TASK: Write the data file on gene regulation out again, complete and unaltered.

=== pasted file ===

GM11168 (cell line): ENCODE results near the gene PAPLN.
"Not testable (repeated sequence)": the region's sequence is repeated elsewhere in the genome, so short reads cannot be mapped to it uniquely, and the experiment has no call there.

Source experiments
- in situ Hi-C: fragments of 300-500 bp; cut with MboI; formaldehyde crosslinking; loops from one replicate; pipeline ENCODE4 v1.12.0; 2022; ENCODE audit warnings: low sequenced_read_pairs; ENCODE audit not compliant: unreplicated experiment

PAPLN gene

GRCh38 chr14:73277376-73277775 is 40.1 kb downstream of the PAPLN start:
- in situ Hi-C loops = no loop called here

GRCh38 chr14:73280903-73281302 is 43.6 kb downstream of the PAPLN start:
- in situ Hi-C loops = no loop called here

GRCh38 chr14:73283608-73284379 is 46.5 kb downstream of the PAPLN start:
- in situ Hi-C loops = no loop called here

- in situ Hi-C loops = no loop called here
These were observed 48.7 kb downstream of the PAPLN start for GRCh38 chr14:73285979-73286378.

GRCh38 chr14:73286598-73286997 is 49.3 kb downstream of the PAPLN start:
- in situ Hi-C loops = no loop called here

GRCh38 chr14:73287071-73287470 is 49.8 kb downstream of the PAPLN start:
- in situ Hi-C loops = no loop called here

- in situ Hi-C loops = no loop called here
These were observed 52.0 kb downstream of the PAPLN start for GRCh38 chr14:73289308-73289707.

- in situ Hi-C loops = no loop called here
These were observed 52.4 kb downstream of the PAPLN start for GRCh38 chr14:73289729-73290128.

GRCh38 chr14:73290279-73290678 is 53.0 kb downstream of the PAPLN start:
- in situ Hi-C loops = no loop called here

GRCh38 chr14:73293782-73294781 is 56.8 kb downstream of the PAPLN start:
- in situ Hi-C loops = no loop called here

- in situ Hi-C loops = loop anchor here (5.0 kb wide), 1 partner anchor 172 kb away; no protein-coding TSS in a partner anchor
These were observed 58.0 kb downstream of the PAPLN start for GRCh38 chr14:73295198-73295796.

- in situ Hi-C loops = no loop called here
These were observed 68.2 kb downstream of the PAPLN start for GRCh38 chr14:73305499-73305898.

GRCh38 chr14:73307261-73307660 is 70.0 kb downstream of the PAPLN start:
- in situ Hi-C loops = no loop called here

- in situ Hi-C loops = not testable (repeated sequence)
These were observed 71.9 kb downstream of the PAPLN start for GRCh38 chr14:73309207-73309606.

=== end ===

GM11168 (cell line): ENCODE results near the gene PAPLN.
"Not testable (repeated sequence)": the region's sequence is repeated elsewhere in the genome, so short reads cannot be mapped to it uniquely, and the experiment has no call there.

Source experiments
- in situ Hi-C: fragments of 300-500 bp; cut with MboI; formaldehyde crosslinking; loops from one replicate; pipeline ENCODE4 v1.12.0; 2022; ENCODE audit warnings: low sequenced_read_pairs; ENCODE audit not compliant: unreplicated experiment

PAPLN gene

GRCh38 chr14:73277376-73277775 is 40.1 kb downstream of the PAPLN start:
- in situ Hi-C loops = no loop called here

GRCh38 chr14:73280903-73281302 is 43.6 kb downstream of the PAPLN start:
- in situ Hi-C loops = no loop called here

GRCh38 chr14:73283608-73284379 is 46.5 kb downstream of the PAPLN start:
- in situ Hi-C loops = no loop called here

- in situ Hi-C loops = no loop called here
These were observed 48.7 kb downstream of the PAPLN start for GRCh38 chr14:73285979-73286378.

GRCh38 chr14:73286598-73286997 is 49.3 kb downstream of the PAPLN start:
- in situ Hi-C loops = no loop called here

GRCh38 chr14:73287071-73287470 is 49.8 kb downstream of the PAPLN start:
- in situ Hi-C loops = no loop called here

- in situ Hi-C loops = no loop called here
These were observed 52.0 kb downstream of the PAPLN start for GRCh38 chr14:73289308-73289707.

- in situ Hi-C loops = no loop called here
These were observed 52.4 kb downstream of the PAPLN start for GRCh38 chr14:73289729-73290128.

GRCh38 chr14:73290279-73290678 is 53.0 kb downstream of the PAPLN start:
- in situ Hi-C loops = no loop called here

GRCh38 chr14:73293782-73294781 is 56.8 kb downstream of the PAPLN start:
- in situ Hi-C loops = no loop called here

- in situ Hi-C loops = loop anchor here (5.0 kb wide), 1 partner anchor 172 kb away; no protein-coding TSS in a partner anchor
These were observed 58.0 kb downstream of the PAPLN start for GRCh38 chr14:73295198-73295796.

- in situ Hi-C loops = no loop called here
These were observed 68.2 kb downstream of the PAPLN start for GRCh38 chr14:73305499-73305898.

GRCh38 chr14:73307261-73307660 is 70.0 kb downstream of the PAPLN start:
- in situ Hi-C loops = no loop called here

- in situ Hi-C loops = not testable (repeated sequence)
These were observed 71.9 kb downstream of the PAPLN start for GRCh38 chr14:73309207-73309606.